Even some of 2022’s less inspired prequels drummed up popular appeal. I’ll confess to missing the much-memed Minions: The Rise of Gru, but I must have been the only one: The prequel/sequel hybrid made almost a billion dollars in theaters worldwide. Uncharted, a critical failure, grossed $400 million, enough to build buzz about a sequel. (In a sign of the relative statuses of prequels and sequels, prequels aspire to sequelhood more than the other way around; one member of the 1923 cast described it as “a sequel to the prequel,” though like The Rise of Gru, it’s a prequel too.) About the worst one can say about one of the year’s high-profile prequels is that Lightyear flopped by Pixar standards, possibly because nobody could describe what it was. (I know Lightyear might not technically be a Toy Story prequel—but come on, yes it is.) Taken together, the year’s big-name prequels ranged from “disappointing but watchable” to “all-time great,” clustering overwhelmingly toward the desirable side of the quality spectrum.

No one was more surprised by this prequelssance than me. (Can you call something a “-ssance” if it just got good for the first time?) I’ve been a prequel skeptic for most of my life, a bias born of formative exposure to the first two Star Wars prequels and decades of most other prequels being superfluous and forgettable. Two years ago, I made my case against the form as I marveled at Saul as a stunning exception to the “prequel curse.”

Prequels, I noted, rarely sit at the most interesting stage of a story; if they did, the creators of the film or series that spawned them would have chosen to start there instead. The question prequels pose, even more desperately than sequels, is “How much more meat is left on this bone?” Often, the answer is “not enough.” We’re accustomed to time moving forward, but prequels ask us to enter reverse in stories that may have already ended. Thanks to viewers’ foreknowledge of the fictional future, prequels are prone to a lack of suspense, and they tend to fixate on crossovers, call-forwards, and setup, as if their primary purpose is to service the fans and polish the legacies of the projects whose popularity made them possible. Burdened by high expectations and high degrees of difficulty, they’re set up to let us down.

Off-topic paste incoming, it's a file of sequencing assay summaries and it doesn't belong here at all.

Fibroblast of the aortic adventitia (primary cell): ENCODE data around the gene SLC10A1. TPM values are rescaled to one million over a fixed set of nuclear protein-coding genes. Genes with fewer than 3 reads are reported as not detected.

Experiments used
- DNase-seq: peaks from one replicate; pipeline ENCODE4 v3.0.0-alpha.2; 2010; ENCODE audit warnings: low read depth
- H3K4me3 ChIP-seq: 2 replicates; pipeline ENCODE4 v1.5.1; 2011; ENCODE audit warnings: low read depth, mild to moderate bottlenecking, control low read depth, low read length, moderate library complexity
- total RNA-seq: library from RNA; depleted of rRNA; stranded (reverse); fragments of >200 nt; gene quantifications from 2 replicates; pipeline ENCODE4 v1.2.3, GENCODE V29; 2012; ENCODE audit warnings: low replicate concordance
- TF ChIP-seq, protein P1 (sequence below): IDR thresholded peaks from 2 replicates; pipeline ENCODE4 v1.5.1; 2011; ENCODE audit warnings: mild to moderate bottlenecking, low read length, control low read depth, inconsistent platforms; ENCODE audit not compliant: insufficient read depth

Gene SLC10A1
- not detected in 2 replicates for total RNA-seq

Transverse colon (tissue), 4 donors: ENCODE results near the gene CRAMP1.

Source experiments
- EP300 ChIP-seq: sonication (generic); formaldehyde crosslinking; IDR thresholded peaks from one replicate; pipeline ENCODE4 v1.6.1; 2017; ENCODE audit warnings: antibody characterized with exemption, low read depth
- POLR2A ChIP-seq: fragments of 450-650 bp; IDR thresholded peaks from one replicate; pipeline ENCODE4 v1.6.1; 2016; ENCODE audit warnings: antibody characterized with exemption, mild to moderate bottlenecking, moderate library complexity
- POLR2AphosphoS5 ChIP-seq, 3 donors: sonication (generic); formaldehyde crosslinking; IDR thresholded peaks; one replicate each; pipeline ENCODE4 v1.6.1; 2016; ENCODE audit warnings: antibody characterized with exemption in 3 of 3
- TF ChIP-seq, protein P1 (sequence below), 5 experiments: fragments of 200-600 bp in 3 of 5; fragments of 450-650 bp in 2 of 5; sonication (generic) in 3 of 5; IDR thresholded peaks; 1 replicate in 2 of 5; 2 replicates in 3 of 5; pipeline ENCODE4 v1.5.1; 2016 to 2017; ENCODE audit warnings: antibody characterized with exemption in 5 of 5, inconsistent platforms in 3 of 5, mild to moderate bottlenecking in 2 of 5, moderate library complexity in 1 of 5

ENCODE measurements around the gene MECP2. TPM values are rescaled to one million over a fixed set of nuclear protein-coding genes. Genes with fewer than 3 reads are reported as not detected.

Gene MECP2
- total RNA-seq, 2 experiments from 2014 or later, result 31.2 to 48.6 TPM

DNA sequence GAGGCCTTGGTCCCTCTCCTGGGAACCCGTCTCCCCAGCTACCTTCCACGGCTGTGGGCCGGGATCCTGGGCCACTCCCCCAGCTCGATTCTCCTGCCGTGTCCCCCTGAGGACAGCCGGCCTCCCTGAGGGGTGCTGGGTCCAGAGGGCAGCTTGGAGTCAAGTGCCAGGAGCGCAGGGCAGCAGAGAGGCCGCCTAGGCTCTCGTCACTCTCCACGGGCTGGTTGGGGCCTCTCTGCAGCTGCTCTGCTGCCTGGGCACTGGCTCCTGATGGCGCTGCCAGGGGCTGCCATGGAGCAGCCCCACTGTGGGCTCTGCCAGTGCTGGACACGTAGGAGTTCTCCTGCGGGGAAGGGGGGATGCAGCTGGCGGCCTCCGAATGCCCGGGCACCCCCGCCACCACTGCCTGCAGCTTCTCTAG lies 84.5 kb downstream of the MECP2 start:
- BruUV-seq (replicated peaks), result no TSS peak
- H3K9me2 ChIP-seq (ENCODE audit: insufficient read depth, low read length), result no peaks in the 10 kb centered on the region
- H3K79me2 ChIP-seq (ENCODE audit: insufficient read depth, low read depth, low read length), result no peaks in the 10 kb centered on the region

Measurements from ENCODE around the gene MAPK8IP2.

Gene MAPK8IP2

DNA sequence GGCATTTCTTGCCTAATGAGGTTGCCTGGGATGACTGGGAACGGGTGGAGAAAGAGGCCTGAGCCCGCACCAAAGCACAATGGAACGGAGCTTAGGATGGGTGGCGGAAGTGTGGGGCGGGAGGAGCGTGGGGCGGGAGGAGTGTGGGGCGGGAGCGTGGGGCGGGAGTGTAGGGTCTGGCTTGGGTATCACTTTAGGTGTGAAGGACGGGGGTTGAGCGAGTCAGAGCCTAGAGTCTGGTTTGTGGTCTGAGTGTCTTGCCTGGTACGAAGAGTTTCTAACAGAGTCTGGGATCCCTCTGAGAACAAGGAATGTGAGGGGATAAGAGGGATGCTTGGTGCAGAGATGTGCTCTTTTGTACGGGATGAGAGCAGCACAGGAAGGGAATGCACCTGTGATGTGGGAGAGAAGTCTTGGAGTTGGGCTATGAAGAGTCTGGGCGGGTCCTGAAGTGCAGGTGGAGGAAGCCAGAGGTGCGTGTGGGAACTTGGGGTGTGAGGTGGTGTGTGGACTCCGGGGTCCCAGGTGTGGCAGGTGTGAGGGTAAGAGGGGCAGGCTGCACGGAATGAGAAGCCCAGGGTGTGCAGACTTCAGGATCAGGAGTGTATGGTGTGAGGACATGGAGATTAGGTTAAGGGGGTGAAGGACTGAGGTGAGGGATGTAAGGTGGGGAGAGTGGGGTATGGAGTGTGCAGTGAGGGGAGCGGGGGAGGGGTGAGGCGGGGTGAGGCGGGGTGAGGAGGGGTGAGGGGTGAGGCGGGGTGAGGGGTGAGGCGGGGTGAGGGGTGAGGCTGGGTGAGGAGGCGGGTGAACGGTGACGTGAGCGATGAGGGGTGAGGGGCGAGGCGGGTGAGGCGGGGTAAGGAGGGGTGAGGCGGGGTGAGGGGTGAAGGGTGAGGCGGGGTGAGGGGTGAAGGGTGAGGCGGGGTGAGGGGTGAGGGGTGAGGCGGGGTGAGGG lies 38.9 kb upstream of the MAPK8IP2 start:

There was certainly some of that in evidence this year. Every media conglomerate that’s sitting on some choice, unexploited IP wants to build that brand into an empire, even if it means trying to spin straw into TV gold or a big-screen blockbuster. Some stories aren’t really ripe for sequels—because their characters were killed or fulfilled, their conflicts and drama were defused, and their mysteries were solvedwhich leaves prequels as the only (or most obvious) answer. The only path forward for the franchise is to turn around, and thus the go-to move among network execs and their chosen storytellers was the same as Jack Shephard’s: We have to go back.

Lightyear smacked of the less creative cash-ins that characterized Pixar’s past slumps. Was anyone asking for a recursive origin story of the in-universe fictional film character that inspired young Andy’s new favorite toy? Obi-Wan was so hemmed in by the surrounding Star Wars canon that in order for the series to slot in between trilogies, its characters couldn’t evolve or act logically. The series had its high points, and the nostalgia unleashed by the reunion of Ewan McGregor and Hayden Christensen was so strong that even the older, once-maligned prequels got a retroactive glow-up. But by the end, Obi-Wan had run full tilt into frustrating prequel pitfalls and failed to articulate pressing reasons to exist. And while Taylor Sheridan’s latest tales from the Duttonverse are still compulsively consumable, the breakneck pace of his multitudinous productions—and the pressure to keep cranking out content to fill the Yellowstone-sized hole in the Paramount+ library—have seemingly started to take a toll.